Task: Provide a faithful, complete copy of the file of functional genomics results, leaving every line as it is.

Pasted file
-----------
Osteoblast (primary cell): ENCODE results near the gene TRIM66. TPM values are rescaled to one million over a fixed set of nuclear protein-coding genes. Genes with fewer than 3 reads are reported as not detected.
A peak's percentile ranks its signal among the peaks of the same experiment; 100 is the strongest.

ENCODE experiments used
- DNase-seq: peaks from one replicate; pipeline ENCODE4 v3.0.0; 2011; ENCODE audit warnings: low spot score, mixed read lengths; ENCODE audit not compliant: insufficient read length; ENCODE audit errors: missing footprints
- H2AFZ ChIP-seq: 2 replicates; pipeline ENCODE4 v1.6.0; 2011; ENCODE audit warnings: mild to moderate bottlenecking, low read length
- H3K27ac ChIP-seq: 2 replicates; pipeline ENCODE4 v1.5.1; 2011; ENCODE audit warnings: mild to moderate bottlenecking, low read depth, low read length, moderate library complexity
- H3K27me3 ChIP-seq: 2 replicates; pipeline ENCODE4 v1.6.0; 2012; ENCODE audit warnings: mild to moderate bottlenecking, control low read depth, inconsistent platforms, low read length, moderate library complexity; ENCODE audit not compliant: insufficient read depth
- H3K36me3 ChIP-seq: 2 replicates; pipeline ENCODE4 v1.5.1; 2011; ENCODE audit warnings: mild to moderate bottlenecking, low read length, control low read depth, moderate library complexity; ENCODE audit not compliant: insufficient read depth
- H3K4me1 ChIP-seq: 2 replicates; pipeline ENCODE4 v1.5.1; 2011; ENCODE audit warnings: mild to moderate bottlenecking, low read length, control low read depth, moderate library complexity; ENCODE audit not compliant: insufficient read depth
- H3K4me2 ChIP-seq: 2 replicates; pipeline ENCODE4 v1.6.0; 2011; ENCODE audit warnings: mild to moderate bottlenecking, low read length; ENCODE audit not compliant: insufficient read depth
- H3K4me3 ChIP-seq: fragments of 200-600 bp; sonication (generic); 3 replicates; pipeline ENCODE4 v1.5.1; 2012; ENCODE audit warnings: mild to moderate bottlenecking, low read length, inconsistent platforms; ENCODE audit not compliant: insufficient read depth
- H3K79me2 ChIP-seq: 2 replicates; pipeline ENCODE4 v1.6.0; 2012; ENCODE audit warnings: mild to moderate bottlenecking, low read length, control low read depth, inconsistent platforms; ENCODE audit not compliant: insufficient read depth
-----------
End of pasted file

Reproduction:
Osteoblast (primary cell): ENCODE results near the gene TRIM66. TPM values are rescaled to one million over a fixed set of nuclear protein-coding genes. Genes with fewer than 3 reads are reported as not detected.
A peak's percentile ranks its signal among the peaks of the same experiment; 100 is the strongest.

ENCODE experiments used
- DNase-seq: peaks from one replicate; pipeline ENCODE4 v3.0.0; 2011; ENCODE audit warnings: low spot score, mixed read lengths; ENCODE audit not compliant: insufficient read length; ENCODE audit errors: missing footprints
- H2AFZ ChIP-seq: 2 replicates; pipeline ENCODE4 v1.6.0; 2011; ENCODE audit warnings: mild to moderate bottlenecking, low read length
- H3K27ac ChIP-seq: 2 replicates; pipeline ENCODE4 v1.5.1; 2011; ENCODE audit warnings: mild to moderate bottlenecking, low read depth, low read length, moderate library complexity
- H3K27me3 ChIP-seq: 2 replicates; pipeline ENCODE4 v1.6.0; 2012; ENCODE audit warnings: mild to moderate bottlenecking, control low read depth, inconsistent platforms, low read length, moderate library complexity; ENCODE audit not compliant: insufficient read depth
- H3K36me3 ChIP-seq: 2 replicates; pipeline ENCODE4 v1.5.1; 2011; ENCODE audit warnings: mild to moderate bottlenecking, low read length, control low read depth, moderate library complexity; ENCODE audit not compliant: insufficient read depth
- H3K4me1 ChIP-seq: 2 replicates; pipeline ENCODE4 v1.5.1; 2011; ENCODE audit warnings: mild to moderate bottlenecking, low read length, control low read depth, moderate library complexity; ENCODE audit not compliant: insufficient read depth
- H3K4me2 ChIP-seq: 2 replicates; pipeline ENCODE4 v1.6.0; 2011; ENCODE audit warnings: mild to moderate bottlenecking, low read length; ENCODE audit not compliant: insufficient read depth
- H3K4me3 ChIP-seq: fragments of 200-600 bp; sonication (generic); 3 replicates; pipeline ENCODE4 v1.5.1; 2012; ENCODE audit warnings: mild to moderate bottlenecking, low read length, inconsistent platforms; ENCODE audit not compliant: insufficient read depth
- H3K79me2 ChIP-seq: 2 replicates; pipeline ENCODE4 v1.6.0; 2012; ENCODE audit warnings: mild to moderate bottlenecking, low read length, control low read depth, inconsistent platforms; ENCODE audit not compliant: insufficient read depth